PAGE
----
Friday, July 24, 2015

Travel Sewing Trips for your Summer Vacation

Once upon a time, I traveled all the time for work.  I spent at least a week a month overseas, which would involve 3 hours to get to the airport, 3 hours in the airport, a 9 to 12 hour flight, and then a bunch of local hops by plane or train, plus the return journey.

With that much time to fill, I got very good at sewing on the go!

If you are planning a trip, whether by plane, train, or as a passenger in a car, consider putting together a sewing project for the road.

This little box has come with me across the UK, US, Canada, the Caribbean, Ireland, Netherlands, Germany, Switzerland, Japan and S. Korea. I never have problems with security, even when pulled aside for a "random check".  Plus, nothing in the box is particularly valuable, so losing anything would only be an inconvenience!
For the sewing, I use:
  • a pincushion ring (don't use your pants or shirt for pins while flying, because you might forget them in there and ping at security).  I also have a pincushion bracelet.
  • 3 glass-head pins. I use two for swapping down the seam I am sewing, and a third as back-up or to pin further along the seam.
  • 2 needles.  I had a flight where my needly snapped mid-flight and I had to wait another 6 hours before I could sew again.  Ever since then, I always travel with 2!
  • a couple of safety pins, because I always need safety pins
For cutting string, I sometimes use little scissors if I'm on a train or car.  However, when flying, I always use nail clippers with the file removed.  You can also use the blade on a dental floss dispenser.  Don't try the little round disk cutters, as the TSA considers them concealed blades!
For the thread, I use:
  • thread which has been wound onto a bobbin so that I can stay small.  Also, when travelling with larger spools (or particularly cones) I am always searched at the gate, as security doesn't recognize what it is in the x-ray machine!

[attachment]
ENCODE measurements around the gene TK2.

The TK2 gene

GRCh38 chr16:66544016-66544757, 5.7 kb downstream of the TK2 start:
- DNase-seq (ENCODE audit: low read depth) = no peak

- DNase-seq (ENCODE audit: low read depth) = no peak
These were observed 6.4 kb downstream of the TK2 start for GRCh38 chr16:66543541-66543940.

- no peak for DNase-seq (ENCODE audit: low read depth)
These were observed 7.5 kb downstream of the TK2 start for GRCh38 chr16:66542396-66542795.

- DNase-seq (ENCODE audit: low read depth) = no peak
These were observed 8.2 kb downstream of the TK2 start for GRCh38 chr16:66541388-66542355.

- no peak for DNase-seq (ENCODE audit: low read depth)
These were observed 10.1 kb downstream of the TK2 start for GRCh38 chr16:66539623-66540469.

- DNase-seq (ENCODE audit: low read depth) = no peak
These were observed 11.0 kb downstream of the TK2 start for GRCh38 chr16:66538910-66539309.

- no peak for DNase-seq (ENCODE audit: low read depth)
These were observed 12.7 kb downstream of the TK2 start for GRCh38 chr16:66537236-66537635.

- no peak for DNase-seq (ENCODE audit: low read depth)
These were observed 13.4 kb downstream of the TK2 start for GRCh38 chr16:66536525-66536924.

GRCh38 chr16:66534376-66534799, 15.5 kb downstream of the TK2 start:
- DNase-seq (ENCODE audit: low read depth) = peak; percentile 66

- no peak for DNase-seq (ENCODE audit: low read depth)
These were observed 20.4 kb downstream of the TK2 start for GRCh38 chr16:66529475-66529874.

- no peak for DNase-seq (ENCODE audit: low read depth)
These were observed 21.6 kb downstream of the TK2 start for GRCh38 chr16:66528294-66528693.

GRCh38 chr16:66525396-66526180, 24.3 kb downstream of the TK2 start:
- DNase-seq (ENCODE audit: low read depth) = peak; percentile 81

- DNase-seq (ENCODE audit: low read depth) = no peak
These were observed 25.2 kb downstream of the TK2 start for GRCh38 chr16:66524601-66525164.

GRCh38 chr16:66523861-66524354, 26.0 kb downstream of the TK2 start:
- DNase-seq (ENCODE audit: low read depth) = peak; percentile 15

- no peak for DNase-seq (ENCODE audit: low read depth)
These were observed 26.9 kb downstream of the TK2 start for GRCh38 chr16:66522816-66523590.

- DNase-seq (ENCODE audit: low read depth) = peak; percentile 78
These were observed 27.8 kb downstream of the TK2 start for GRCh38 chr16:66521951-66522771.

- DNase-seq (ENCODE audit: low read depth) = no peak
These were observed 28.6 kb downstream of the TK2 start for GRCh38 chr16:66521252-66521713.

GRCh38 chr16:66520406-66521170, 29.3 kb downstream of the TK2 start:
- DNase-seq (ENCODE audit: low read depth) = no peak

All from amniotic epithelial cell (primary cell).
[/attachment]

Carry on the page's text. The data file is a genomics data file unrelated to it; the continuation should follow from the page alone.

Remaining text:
• a threader for flights or drives with turbulence
  • a baggie for all my bits of leftover thread, so I don't leave a mess
Some extra, helpful bits:
  • a magnet (safety pins are attached to it in the picture), in case I drop a needle and can't see it
  • a pen for when the customs declarations come around
My particular style of running stitch is based loosely on Jenny Beyer but with a strong Japanese influence from my travel there.  Because of how I grip the needle and the fabric, I find I need
  • bits of electrical tape (in this case, pink) to protect the nail on my left index finger from being scratched by my needle.  I keep the bits on the outside lid of the box because I tend to forget to take the tape off when I put everything else away.
  • a rubber finger cot for my right thumb.  I use it to help grip the needle as I pull it through, rather than pushing the needle from behind like a proper thimble.  Watch out if you try these sorts of finger cots - I bought some where the plastic disintigrated after about a year and got some strange goo on my fabric!
The box itself is just a plastic food container. I like that it is rigid, but you can see that years of abuse have cracked the lid.

I take only a bit of fabric in the kit.  The rest goes in my luggage for another leg of the trip.  It's also worth packing some fabric scissors.

When sewing garments by hand, I use a running stitch and do French seams to finish the edges.  I always clip balance marks into the seam allowance so that I can tune out and sew as I watch movies, listen to audiobooks, or generally tune out.

Happy travels!

1 comment:

  1. This is awesome! Can you go a little more into detail on what your stitches are like? Hand sewing has never been my friend lol


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